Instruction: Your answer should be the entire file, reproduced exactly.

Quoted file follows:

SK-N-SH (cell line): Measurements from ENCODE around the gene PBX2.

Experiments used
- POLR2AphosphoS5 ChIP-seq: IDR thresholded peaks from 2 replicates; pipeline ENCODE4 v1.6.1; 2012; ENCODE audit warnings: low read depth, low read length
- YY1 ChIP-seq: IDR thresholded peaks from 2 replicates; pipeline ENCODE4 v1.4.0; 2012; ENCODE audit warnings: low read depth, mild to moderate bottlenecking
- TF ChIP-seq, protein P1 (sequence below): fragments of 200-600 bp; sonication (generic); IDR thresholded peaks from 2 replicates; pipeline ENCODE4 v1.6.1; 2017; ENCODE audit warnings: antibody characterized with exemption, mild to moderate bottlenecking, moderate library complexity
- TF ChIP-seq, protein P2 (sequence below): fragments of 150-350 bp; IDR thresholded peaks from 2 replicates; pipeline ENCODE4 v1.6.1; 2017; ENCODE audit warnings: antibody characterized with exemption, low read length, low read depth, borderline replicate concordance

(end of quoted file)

SK-N-SH (cell line): Measurements from ENCODE around the gene PBX2.

Experiments used
- POLR2AphosphoS5 ChIP-seq: IDR thresholded peaks from 2 replicates; pipeline ENCODE4 v1.6.1; 2012; ENCODE audit warnings: low read depth, low read length
- YY1 ChIP-seq: IDR thresholded peaks from 2 replicates; pipeline ENCODE4 v1.4.0; 2012; ENCODE audit warnings: low read depth, mild to moderate bottlenecking
- TF ChIP-seq, protein P1 (sequence below): fragments of 200-600 bp; sonication (generic); IDR thresholded peaks from 2 replicates; pipeline ENCODE4 v1.6.1; 2017; ENCODE audit warnings: antibody characterized with exemption, mild to moderate bottlenecking, moderate library complexity
- TF ChIP-seq, protein P2 (sequence below): fragments of 150-350 bp; IDR thresholded peaks from 2 replicates; pipeline ENCODE4 v1.6.1; 2017; ENCODE audit warnings: antibody characterized with exemption, low read length, low read depth, borderline replicate concordance